Note that creatine increases levels of the hormone dihydrotestosterone (DHT), which is one cause of hair loss. 1

This study is interesting:
Effects of creatine on mental fatigue and cerebral hemoglobin oxygenation

"Supplement of creatine (8 g/day for 5 days) reduces mental fatigue when subjects repeatedly perform a simple mathematical calculation. After taking the creatine supplement, task-evoked increase of cerebral oxygenated hemoglobin in the brains of subjects measured by near infrared spectroscopy was significantly reduced, which is compatible with increased oxygen utilization in the brain."
 
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Hip

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Note that coincidentally, this recently started thread describes the anti-PEM effect of coenzyme Q10. It might be interesting to try both creatine and Q10 together, to see if they provide even better protection from post exertional malaise.
 

Sherlock

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creatine monohydrate stored at room temperature degraded into creatinine within several days."
That's why creatine was never sold as a premixed drink in bottles through the years, though it probably is now because people will sell (and buy) anything. However, I'd have to doubt that short term exposure to acid in the stomach does much harm - else creatine wouldn't have worked.

What would make creatine not work would be to take it in the absence of insulinogenic molecules, since it's always been said (and experienced) that insulin is necessary for full transport into myocytes.

By "worked", I mean getting the expected intramyocyte water retention that also comes with increased strength.

All of the above has todo with creatine use as a strength aid in non-CFS people. Note that there were always also some percentage of non-responders in the population.
 
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Sporty

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I think success in treating PEM is always like a yes and no answer, I know creatine and ribose certainly have helped me reduce muscle fatigue (some electrolyte powder and magnesium does not hurt neither), so there is certainly benefit there; especially when I am having a good day (90% functioning) and exercising. A lot of my issues though now remain in the cognitive realm of things when things are bad, sometimes mild flu like symptoms and sinus issues, which these supplements will do nothing for.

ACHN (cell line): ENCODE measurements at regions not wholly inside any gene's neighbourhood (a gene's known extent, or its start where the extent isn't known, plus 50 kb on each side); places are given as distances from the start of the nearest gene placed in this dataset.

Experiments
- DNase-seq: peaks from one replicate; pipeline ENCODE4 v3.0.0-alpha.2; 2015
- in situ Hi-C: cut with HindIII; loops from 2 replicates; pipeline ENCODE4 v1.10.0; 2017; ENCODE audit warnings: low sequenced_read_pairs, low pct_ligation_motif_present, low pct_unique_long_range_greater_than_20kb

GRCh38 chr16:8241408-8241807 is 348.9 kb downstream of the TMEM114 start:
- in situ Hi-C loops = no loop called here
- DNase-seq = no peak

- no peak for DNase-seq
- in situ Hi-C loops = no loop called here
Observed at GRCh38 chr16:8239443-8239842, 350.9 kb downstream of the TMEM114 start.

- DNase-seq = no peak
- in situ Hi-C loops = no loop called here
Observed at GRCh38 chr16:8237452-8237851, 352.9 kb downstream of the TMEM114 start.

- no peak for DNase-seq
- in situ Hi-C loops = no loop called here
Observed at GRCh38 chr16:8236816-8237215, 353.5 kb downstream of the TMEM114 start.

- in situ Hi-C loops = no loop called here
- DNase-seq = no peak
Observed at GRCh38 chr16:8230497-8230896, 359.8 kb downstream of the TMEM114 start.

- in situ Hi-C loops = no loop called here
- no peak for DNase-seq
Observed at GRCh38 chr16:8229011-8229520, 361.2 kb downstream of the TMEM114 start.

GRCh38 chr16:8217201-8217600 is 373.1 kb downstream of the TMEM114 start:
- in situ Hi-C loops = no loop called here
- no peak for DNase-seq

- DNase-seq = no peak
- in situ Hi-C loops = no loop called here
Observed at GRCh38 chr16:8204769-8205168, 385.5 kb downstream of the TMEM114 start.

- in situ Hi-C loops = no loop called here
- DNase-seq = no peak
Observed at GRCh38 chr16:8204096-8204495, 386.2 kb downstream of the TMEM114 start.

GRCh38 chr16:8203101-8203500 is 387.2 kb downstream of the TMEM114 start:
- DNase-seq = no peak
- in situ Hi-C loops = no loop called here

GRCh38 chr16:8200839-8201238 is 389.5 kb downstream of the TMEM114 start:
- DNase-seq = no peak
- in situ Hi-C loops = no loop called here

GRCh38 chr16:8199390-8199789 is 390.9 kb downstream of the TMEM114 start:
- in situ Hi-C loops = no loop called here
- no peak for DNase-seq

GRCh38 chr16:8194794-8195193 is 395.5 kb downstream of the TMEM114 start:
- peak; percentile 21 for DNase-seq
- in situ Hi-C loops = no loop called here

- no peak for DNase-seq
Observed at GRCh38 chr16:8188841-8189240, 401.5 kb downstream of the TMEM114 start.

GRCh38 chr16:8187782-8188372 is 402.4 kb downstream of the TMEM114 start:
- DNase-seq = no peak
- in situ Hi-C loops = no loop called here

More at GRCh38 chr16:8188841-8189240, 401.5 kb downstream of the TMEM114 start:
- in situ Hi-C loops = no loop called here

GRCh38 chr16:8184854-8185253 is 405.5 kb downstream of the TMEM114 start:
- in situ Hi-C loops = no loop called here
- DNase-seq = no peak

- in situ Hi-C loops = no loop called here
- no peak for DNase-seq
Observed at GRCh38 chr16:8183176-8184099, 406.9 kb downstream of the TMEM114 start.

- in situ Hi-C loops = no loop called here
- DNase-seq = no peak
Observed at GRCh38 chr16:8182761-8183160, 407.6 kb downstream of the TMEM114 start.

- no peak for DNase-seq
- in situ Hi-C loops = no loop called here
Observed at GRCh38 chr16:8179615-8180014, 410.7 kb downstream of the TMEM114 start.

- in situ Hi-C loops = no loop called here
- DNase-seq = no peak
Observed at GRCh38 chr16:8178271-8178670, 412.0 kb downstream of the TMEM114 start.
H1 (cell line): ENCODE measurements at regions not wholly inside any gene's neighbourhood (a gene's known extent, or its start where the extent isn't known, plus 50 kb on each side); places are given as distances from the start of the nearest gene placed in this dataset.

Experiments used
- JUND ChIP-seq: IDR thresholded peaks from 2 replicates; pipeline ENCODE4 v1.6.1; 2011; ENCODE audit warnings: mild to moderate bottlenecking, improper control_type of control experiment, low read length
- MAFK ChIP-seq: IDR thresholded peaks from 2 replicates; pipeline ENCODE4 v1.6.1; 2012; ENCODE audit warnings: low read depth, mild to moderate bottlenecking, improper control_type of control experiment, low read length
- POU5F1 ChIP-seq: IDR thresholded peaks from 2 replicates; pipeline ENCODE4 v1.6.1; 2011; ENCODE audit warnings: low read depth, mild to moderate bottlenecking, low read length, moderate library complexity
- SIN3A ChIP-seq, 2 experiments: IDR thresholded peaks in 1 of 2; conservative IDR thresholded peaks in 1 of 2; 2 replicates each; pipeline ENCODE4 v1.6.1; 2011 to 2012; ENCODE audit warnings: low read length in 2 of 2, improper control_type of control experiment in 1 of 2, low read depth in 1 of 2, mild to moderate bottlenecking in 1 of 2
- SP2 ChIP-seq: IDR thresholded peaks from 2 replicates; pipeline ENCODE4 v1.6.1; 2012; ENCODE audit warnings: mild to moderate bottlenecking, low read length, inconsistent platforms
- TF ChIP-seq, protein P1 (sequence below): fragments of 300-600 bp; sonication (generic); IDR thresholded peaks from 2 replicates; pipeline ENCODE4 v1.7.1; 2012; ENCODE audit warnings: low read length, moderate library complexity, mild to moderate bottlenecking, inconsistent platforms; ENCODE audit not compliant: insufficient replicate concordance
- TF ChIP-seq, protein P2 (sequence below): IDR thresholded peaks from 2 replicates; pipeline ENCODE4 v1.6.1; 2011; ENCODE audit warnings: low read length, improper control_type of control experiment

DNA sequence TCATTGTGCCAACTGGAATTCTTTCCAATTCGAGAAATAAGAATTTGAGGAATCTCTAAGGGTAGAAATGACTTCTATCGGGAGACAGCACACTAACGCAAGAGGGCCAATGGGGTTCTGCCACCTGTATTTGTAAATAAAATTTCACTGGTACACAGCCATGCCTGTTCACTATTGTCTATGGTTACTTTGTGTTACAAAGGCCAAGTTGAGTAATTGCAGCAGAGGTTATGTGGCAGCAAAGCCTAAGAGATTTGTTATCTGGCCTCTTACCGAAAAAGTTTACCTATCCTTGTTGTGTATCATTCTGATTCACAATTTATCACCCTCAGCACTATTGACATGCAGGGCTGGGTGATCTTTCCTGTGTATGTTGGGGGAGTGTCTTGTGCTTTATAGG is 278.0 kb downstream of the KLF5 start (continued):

Certainly worth trying the cocktail though, most of these things are in a methylation cycle though already as well which many try, minus the creatine.
You sound like me!
 

aaron_c

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@TravelChimp

As you might be aware, the insomnia and "wired but tired" feeling sounds like it could be from "overmethylation." Creatine synthesis requres methyl donation from SAMe, so taking creatine supplements spares SAMe, allowing to methylate other things, like neurotransmitters. Heartfixer (a web site) has a good chart on the effects of vdr and comt genes on how sensitive one is to extra methyl groups.

I am pretty methyl sensitive, but I have found that, at least so far, if I pace increases in methyl donors, the wired feeling disappears after a day or so. Relatively low B2 supplementation might be helping me as well, but I am not sure.

Which is all to say: I wonder if with time, creatine could provide benefits without the side effects.

Of course, another way would be to support your own synthesis of creatine through supporting your body's "methylation cycle."

Where have you settled with this in the last two months?

Aaron C
 

Leopardtail

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Hi everyone, this is my first post on Phoenix Rising, and I thought I’d start by sharing my experiences with Creatine supplementation. I would love to hear the experiences of others, and I’ll share the results from further experiments I’m planning.

I want to say upfront: I’m NOT advocating anyone using Creatine. BE VERY CAREFUL. Creatine worries me somewhat (more detail below), but I think it’s an important piece of the puzzle because supplementing with Creatine is the only thing that has ever allowed me to do moderate exercise without PEM.


LONG STORY SHORT

Subjectively, I would say that supplementing with Creatine for 6 weeks let me do 50-60% more intense exercise without encountering PEM. I even was able to gain some muscle mass at one point. That said, there are side effects (more details below), so do your due diligence if you want to try it. Personally, I found the side effects too much to make Creatine an everyday thing.

I think a more promising avenue is to use Creatine as a way to interrupt/fix a PEM episode. I’ve had some luck with that and I plan to do more experiments toward that end.


SHORT STORY LONG

I have a somewhat, but not totally debilitating case of CFS. My PEM crashes take 12 hours to begin and last 3-6 days. When not experiencing PEM, I am generally pretty functional in life due to a saintly and consistent diet and light exercise regimen, but even so, CFS is a continual struggle for me that has made it a struggle to have a normal social life, have relationships, and perform the job(s) I want to perform.

For the past 23 years or so, I've had an exercise ceiling that, if I hit it, would trigger an awful PEM crash lasting 3-6 days. The ceiling has always been slightly variable (and thus difficult to work around), and graded exercise therapy (GET) helped me raise it a bit, but there was a limit I couldn’t transcend with GET. The best I ever got to was light jogs, light yoga, and light hikes, but no weight lifting or pushups under any circumstances.